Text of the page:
Given that this is the web, it would be nice if the site had a mouseover definition system in place for desktop users.

    It never ceases to amaze me that even the most technical sites don't use the power of the web to make reading and understanding things easier. Tech timelines with links to articles. Mouseover glossaries. Button in a corner somewhere to play the latest podcasts while reading. etc.
    Reply
  • nevertell - Saturday, June 21, 2014 - link

    The day anandtech has mouse-over popups in their articles is the day tech/computer journalism will be dead. Reply
  • tuxRoller - Saturday, June 21, 2014 - link

    These aren't ads, and properly created popovers will disappear on mouse leave the area. Or you could use js to force clicks to get the same effect (and it'll be mobile friendly).
    These kinds of things can be done pretty easily with a good cms.
    Reply
  • Senti - Sunday, June 22, 2014 - link

    People are really lazy nowadays. It's not like you have to go to library now and spend several hours looking for such answers... Reply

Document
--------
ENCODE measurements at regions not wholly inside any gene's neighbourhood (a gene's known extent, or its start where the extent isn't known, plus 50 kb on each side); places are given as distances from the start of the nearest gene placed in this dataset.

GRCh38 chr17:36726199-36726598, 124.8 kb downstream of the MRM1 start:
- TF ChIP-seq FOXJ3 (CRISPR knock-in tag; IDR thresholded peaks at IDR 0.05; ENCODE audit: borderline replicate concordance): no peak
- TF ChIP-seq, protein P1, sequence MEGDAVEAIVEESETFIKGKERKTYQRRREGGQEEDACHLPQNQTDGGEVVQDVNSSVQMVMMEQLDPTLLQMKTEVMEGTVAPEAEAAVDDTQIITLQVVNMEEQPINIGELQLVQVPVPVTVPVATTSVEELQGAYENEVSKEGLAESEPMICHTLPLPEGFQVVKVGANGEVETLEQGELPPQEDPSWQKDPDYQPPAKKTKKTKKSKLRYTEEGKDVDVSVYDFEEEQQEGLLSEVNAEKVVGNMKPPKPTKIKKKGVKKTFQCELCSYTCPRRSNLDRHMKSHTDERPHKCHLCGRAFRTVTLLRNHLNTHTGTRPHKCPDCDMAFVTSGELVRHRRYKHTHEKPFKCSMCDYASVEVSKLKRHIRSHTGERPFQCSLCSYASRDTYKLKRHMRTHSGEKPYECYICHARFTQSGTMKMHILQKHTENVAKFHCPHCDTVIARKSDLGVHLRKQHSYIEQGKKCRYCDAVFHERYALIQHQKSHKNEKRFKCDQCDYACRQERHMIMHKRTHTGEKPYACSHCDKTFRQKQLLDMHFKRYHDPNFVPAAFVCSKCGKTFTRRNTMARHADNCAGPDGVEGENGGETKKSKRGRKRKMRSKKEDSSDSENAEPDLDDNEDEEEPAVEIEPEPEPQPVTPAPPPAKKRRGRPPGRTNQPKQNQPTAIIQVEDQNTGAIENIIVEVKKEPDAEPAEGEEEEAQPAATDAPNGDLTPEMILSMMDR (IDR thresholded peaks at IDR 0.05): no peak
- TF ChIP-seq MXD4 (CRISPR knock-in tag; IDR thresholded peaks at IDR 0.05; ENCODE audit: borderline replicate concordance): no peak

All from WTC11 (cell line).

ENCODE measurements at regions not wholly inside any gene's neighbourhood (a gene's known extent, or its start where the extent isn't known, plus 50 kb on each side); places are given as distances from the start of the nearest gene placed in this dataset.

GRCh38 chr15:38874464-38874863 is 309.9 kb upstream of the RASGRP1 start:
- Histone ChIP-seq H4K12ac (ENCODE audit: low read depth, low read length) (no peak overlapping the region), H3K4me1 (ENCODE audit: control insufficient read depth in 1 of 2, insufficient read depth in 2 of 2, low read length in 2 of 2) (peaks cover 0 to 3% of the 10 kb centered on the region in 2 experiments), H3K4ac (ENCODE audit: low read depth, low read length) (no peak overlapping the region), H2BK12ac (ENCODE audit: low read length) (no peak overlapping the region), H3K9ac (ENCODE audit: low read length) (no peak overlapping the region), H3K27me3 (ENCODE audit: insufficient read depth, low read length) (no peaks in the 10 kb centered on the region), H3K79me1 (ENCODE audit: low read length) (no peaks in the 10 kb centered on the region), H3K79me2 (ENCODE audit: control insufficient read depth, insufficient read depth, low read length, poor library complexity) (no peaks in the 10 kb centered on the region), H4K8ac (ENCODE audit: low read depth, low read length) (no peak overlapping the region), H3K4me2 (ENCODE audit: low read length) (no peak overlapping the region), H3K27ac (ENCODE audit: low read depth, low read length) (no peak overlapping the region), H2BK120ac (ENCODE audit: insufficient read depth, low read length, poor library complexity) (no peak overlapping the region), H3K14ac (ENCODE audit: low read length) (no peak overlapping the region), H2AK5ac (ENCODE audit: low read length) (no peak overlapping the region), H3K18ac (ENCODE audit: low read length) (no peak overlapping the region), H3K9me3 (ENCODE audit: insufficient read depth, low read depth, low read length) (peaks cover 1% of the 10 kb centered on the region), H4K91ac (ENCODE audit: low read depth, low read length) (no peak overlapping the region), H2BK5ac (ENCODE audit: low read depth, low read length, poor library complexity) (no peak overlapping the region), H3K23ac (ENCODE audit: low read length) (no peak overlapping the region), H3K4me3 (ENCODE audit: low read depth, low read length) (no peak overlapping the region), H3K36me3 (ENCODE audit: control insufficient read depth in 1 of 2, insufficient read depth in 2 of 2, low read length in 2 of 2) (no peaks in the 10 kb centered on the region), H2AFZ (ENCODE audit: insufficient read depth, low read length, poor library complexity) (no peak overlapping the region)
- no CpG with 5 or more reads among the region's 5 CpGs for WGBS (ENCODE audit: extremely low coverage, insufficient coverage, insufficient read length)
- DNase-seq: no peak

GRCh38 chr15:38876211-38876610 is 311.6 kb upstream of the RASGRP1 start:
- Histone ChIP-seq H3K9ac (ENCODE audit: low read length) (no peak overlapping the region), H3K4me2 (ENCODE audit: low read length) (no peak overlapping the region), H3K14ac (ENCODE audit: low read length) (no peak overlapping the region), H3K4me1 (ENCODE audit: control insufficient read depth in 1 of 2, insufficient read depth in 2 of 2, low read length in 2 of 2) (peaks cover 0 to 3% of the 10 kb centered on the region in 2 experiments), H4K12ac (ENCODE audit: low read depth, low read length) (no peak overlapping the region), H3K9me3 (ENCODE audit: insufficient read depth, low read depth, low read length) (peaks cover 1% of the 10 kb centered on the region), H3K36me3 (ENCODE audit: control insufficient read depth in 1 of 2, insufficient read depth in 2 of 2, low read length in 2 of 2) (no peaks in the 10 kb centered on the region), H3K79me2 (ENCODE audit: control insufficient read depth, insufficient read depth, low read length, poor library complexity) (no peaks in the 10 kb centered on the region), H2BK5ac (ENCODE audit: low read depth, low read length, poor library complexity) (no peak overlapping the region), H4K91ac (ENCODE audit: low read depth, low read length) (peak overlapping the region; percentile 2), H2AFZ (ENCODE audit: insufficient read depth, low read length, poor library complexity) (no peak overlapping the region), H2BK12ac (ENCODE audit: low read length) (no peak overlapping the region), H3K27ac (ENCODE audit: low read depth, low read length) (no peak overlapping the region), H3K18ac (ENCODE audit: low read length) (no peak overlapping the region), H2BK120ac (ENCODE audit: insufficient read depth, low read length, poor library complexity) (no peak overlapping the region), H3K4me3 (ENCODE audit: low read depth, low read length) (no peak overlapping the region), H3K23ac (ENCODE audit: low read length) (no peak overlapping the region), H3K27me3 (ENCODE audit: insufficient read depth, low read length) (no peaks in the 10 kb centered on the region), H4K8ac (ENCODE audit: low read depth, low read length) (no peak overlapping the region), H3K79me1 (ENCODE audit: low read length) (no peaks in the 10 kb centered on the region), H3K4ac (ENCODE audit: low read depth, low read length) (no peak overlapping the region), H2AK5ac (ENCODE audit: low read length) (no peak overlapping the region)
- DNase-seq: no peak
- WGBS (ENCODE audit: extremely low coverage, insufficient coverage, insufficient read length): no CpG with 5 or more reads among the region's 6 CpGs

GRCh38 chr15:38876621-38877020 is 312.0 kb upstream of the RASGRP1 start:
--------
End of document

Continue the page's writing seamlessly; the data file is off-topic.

• nevertell - Sunday, June 22, 2014 - link

    The best they could do is just add a dictionary of the abbreviations and terms after every article that'd be linked to wikipedia or some other online resource. Popups are too disruptive. And in this day and age, if you can't be bothered to select a bit of text and use it to search for the selected text in a search engine of your choice to access the biggest vault of knowledge known to man, maybe you're not worthy of the knowledge you claim to be seeking. Reply
  • MrSpadge - Monday, June 23, 2014 - link

    Why force every reader into researching these things themselves when the author is an expert who could provide a short explanation right to the point that matters for the current article? Sure, it takes more time to write such additional information down, but it saves many others lot's of time and can probably often be reused. If this brief information is not enough everyone is obviously still encouraged to do their own search, adapted to their own interests.

    A mouse-over which disappears properly provides the information right where you need it - in contrast to a glossary, where you had to navigate to some other place to read, and then find the place again where you just left.
    Reply
  • Flunk - Sunday, June 22, 2014 - link